Knickerbocker Hospital

From Wikipedia, the free encyclopedia
Jump to navigation Jump to search

Coordinates: 40°48′57″N 73°57′11″W / 40.815825°N 73.953000°W / 40.815825; -73.953000 The Knickerbocker Hospital was a hospital in New York City located at 70 Convent Avenue (prev. Amsterdam Ave.) corner of West 131st Street in Harlem, serving primarily poor and immigrant patients.[1][2] Founded in 1862 as the Manhattan Dispensary, it served as a temporary Civil War tent facility for returning Union Army invalids. In 1885 the New York Times praised its rebirth as the fully equipped Manhattan Hospital, "the only general hospital north of Ninety-ninth street." The hospital assumed the city's largest ambulance district for many decades and became a forerunner in treatments for polio, alcoholism and gynecological care.

Manhattan Hospital was renamed the J. Hood Wright Memorial Hospital starting in 1895, and again renamed in 1913 as the Knickerbocker Hospital, and finally the Arthur C. Logan Memorial Hospital only a few years before closing in 1979.[1][1][2]

The 1914 'Directory of Social and Health Agencies' listed the hospital as such:

Knickerbocker Hospital (incorp. 1862 as the ManHattan Dispensary; Aug. 1895, title changed to J. Hood Wright Memorial; title again changed to present name, June, 1913, opened 1884), Amsterdam Ave. and 131st St. Gives free medical and surgical treatment to the worthy sick poor of New York City. Incurable and contagious diseases and alcoholic, maternity and insane patients not admitted. Emergency cases received at any hour. Capacity, 57 beds. 1,090 cases treated and 1,540 days' treatment given during the past year. Dispensary free to the poor only. Supported by charitable contributions. Visiting days, Tuesdays, Fridays and Sundays from 2 to 4 p.m.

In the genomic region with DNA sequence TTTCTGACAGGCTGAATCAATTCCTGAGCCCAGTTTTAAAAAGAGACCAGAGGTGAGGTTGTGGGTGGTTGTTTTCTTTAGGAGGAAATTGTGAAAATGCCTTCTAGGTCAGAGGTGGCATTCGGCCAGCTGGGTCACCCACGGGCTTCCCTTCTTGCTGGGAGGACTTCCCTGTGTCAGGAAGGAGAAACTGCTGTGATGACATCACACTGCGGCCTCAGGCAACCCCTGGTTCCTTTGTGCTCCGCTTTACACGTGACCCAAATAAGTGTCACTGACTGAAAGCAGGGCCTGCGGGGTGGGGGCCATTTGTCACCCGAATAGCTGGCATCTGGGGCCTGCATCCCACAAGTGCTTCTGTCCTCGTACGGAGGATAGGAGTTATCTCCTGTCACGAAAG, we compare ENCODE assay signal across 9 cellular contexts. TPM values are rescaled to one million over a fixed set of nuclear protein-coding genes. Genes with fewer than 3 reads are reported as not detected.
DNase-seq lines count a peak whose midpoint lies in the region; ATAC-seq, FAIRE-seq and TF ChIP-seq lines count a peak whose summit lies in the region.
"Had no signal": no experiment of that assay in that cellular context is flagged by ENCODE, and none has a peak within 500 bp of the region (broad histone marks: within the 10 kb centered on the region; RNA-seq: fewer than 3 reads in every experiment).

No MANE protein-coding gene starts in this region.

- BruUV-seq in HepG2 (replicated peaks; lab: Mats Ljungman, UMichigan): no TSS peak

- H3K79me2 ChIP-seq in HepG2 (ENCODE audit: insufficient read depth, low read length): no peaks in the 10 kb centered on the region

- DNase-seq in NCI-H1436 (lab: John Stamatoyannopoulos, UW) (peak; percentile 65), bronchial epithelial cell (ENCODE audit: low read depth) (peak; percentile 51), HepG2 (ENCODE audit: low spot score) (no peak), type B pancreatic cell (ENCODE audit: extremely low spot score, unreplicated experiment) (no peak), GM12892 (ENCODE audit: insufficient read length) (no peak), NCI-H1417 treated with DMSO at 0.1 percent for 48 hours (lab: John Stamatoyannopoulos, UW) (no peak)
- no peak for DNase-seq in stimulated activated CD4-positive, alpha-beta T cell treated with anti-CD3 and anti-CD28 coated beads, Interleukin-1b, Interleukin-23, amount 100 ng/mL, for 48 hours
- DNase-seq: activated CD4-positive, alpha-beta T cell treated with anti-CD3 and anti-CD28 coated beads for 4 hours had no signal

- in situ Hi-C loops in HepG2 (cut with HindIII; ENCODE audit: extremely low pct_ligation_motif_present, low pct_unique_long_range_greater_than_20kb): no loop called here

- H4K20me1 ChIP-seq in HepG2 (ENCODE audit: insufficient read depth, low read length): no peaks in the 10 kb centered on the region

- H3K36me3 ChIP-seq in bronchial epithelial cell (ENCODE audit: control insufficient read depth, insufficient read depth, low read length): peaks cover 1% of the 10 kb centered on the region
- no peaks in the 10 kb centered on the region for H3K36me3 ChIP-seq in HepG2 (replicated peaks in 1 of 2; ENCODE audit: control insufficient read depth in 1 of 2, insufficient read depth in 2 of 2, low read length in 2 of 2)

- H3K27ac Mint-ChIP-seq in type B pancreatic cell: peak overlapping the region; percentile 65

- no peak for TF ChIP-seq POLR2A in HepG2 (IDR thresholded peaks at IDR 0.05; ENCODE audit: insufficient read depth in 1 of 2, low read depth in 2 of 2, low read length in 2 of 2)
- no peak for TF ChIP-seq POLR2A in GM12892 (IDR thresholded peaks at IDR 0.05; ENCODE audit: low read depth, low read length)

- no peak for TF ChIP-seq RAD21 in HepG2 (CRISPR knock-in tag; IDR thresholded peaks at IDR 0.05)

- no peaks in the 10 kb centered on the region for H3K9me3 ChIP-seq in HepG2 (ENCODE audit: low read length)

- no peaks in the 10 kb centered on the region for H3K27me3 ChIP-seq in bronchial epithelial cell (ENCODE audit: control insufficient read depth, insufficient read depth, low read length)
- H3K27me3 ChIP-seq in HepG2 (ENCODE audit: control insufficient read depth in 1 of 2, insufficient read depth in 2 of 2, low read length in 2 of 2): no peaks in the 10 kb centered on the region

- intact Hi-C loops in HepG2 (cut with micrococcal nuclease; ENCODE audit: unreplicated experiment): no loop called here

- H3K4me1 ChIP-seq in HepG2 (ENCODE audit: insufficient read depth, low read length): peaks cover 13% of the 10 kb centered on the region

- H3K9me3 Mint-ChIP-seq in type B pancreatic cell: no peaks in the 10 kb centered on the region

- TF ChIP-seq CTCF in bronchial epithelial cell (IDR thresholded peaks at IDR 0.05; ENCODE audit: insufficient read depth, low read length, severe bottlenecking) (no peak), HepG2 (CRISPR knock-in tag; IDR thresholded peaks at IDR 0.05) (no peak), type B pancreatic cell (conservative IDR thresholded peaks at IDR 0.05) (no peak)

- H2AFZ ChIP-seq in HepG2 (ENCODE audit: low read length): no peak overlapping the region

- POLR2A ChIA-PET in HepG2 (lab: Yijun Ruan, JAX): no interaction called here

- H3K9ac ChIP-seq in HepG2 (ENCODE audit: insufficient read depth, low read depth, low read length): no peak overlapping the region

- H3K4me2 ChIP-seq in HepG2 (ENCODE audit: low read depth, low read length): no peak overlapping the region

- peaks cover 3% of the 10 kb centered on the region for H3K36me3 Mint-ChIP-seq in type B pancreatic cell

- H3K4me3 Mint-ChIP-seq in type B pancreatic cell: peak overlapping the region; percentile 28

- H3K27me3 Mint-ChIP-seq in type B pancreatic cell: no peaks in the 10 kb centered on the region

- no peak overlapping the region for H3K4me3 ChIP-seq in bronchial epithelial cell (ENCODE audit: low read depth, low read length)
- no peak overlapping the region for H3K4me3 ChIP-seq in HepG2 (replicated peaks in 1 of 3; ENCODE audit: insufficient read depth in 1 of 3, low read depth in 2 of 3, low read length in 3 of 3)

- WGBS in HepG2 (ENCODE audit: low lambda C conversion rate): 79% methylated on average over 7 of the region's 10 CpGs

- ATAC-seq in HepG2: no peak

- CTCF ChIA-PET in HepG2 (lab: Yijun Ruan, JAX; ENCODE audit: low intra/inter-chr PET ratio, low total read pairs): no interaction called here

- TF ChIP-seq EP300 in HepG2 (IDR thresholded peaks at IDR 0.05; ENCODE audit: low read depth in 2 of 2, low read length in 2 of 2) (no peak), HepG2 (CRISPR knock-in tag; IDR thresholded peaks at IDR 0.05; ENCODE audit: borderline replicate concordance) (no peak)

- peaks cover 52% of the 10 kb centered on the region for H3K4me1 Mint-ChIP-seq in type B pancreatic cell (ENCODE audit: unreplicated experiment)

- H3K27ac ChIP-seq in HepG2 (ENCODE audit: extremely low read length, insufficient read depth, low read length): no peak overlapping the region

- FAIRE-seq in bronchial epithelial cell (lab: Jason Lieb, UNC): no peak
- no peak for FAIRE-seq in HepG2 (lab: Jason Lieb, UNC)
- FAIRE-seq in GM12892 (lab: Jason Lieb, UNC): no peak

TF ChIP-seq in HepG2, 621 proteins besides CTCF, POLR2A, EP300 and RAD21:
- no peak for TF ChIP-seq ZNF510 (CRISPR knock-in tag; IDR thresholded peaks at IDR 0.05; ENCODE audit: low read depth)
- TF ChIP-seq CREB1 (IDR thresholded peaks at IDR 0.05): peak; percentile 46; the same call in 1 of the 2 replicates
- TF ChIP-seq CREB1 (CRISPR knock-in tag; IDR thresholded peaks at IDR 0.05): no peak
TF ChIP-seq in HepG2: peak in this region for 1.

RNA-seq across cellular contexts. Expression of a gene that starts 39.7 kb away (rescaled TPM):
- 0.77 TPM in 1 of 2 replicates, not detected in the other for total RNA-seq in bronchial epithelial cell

Ambulance Service for the district from West 76th St. to 145th St. and from St. Nicholas Ave. to North River, including 28th, 32d and 36th Police Precincts.
Officers: Macomb G. Foster, Pres.; William H. Remick, Biv. 1. General Hospitals. 189
Treas.; Grant Squires, Ass't Treas.; Edward D. Jones, Sec.; Lucy M. Moore, Supt., to whom apply at hospital.[2]

The television series The Knick is set in a hospital inspired by the Knickerbocker.[1] The Knickerbocker, similar to the television portrayal, had a standing policy often refusing to treat African-American patients despite the hospital's mission to serve those who could not afford to pay for medical care. In the television series, Clive Owen's character, Dr. John Thackery, is based in part on Dr. William Stewart Halsted.

Dr. Halsted, a well known physician who invented many new surgical instruments and techniques in the early 20th century was, like Thackery, according to the Johns Hopkins Institute, known to be addicted to cocaine and morphine.

The former Knickerbocker Hospital building still stands and is currently the M. Moran Weston seniors' residence.

See also[edit]


  1. ^ a b c d "Knickerbocker Hospital: An inspiration for Cinemax's The Knick". The Bowery Boys. Retrieved 13 August 2014.
  2. ^ a b c Miller, Lin (1914). "Directory of Social and Health Agencies of New York City". New York Charities Directory. Columbia University Press. 21: 188. Retrieved August 24, 2014.